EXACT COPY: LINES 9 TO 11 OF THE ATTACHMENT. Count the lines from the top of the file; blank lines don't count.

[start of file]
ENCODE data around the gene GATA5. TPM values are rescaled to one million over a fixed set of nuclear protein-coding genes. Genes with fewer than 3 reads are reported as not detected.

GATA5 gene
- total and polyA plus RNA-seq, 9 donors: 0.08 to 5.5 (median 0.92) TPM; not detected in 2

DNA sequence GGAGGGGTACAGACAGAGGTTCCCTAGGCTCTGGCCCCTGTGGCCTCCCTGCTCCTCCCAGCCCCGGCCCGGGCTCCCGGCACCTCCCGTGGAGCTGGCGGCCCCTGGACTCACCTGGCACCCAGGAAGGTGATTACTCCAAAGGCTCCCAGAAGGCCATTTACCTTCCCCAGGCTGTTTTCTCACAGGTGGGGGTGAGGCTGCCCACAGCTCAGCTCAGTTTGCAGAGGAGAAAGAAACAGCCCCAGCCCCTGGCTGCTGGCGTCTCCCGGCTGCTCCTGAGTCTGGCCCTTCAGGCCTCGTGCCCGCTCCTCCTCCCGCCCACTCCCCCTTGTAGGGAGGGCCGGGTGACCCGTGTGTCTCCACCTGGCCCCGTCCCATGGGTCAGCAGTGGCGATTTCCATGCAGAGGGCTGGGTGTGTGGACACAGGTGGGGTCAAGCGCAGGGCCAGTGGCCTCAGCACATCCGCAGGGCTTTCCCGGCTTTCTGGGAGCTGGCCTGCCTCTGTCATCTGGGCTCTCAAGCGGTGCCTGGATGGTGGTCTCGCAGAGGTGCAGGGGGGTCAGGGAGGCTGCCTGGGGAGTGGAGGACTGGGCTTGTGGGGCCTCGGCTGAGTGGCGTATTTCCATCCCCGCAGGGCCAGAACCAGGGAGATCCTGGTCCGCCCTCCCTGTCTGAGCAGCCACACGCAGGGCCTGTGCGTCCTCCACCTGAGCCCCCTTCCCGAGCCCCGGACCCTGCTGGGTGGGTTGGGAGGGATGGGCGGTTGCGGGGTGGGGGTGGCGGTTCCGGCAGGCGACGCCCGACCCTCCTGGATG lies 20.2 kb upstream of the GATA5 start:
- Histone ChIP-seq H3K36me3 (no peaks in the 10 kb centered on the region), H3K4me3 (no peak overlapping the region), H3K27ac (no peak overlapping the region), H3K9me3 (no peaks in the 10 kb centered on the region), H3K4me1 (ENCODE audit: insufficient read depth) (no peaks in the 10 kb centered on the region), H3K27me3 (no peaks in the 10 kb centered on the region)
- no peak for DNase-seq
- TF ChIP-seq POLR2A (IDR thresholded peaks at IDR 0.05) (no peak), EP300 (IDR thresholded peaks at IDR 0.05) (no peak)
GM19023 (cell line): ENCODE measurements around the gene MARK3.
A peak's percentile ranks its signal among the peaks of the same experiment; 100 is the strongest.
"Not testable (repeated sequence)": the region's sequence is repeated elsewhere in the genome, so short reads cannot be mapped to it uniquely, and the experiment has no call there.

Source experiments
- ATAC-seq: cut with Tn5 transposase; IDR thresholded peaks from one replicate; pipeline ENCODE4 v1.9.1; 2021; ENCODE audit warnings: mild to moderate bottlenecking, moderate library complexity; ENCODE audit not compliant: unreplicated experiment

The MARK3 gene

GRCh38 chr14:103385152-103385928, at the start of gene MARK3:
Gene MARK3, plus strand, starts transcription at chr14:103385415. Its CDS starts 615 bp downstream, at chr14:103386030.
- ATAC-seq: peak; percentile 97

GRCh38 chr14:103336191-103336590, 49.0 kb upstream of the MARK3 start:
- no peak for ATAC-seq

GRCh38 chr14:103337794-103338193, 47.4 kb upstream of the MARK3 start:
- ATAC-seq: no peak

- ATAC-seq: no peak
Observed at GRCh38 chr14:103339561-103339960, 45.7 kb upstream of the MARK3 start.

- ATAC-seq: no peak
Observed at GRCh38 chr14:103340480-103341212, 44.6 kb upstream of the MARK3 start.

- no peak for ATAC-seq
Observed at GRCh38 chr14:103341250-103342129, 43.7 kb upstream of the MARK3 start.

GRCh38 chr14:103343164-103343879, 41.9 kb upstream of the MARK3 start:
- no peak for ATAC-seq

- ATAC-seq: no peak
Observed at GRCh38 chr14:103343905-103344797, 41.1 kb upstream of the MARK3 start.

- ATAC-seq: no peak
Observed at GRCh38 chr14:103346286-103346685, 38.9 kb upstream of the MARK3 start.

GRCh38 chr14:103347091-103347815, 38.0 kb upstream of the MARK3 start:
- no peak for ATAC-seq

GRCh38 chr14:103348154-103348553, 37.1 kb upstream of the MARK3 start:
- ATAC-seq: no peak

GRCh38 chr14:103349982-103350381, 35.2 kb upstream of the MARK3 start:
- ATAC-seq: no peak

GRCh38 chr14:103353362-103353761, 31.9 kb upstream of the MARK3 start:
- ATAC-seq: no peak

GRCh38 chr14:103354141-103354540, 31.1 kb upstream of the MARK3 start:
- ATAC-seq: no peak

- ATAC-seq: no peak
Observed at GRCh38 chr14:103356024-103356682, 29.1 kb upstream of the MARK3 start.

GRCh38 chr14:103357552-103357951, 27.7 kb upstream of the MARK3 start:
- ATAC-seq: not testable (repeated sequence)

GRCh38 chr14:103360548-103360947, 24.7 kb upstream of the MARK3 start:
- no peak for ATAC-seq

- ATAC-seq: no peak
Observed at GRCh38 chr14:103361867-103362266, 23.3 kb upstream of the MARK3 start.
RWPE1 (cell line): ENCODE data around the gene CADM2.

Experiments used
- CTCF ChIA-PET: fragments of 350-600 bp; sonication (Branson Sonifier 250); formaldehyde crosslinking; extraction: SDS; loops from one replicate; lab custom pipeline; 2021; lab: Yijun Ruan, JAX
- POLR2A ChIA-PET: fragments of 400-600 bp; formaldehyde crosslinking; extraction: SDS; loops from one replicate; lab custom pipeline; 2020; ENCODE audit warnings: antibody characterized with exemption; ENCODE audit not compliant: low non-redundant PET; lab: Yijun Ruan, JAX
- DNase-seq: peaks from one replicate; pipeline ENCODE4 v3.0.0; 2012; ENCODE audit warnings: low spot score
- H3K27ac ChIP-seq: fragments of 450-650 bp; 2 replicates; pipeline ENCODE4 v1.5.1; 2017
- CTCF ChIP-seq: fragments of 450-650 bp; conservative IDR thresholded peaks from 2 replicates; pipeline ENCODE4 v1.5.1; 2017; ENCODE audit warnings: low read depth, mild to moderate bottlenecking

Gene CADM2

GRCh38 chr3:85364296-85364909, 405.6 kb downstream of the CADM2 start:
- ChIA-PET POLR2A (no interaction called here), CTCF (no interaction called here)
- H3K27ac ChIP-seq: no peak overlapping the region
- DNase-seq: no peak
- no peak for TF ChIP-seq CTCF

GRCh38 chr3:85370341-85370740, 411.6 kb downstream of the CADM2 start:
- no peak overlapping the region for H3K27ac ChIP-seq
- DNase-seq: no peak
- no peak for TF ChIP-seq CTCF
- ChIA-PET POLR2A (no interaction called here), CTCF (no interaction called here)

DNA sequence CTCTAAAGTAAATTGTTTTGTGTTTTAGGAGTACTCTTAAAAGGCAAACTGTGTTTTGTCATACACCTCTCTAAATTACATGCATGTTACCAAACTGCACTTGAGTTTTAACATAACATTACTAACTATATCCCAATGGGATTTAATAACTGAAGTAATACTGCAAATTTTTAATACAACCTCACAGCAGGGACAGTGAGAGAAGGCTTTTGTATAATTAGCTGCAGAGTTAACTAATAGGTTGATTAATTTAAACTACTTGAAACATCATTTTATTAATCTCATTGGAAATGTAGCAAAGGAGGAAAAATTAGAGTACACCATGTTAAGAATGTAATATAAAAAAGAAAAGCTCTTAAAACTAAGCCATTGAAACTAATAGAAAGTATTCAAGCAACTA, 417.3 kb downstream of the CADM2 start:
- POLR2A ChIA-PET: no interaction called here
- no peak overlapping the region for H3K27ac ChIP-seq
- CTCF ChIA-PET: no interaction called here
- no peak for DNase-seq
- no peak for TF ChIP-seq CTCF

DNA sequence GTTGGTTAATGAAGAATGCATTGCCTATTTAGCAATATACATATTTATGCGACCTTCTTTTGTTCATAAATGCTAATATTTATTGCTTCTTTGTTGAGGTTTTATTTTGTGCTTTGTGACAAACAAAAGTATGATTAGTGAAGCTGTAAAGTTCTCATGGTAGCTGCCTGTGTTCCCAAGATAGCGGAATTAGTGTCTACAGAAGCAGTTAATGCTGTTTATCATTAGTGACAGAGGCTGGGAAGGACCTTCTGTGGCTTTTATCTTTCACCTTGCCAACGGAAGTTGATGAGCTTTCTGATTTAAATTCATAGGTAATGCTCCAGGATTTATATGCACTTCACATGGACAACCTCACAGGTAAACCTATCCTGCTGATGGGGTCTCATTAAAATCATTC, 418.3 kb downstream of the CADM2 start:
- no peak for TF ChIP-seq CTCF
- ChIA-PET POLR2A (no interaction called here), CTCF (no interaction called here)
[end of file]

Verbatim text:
A peak's percentile ranks its signal among the peaks of the same experiment; 100 is the strongest.
"Not testable (repeated sequence)": the region's sequence is repeated elsewhere in the genome, so short reads cannot be mapped to it uniquely, and the experiment has no call there.

Source experiments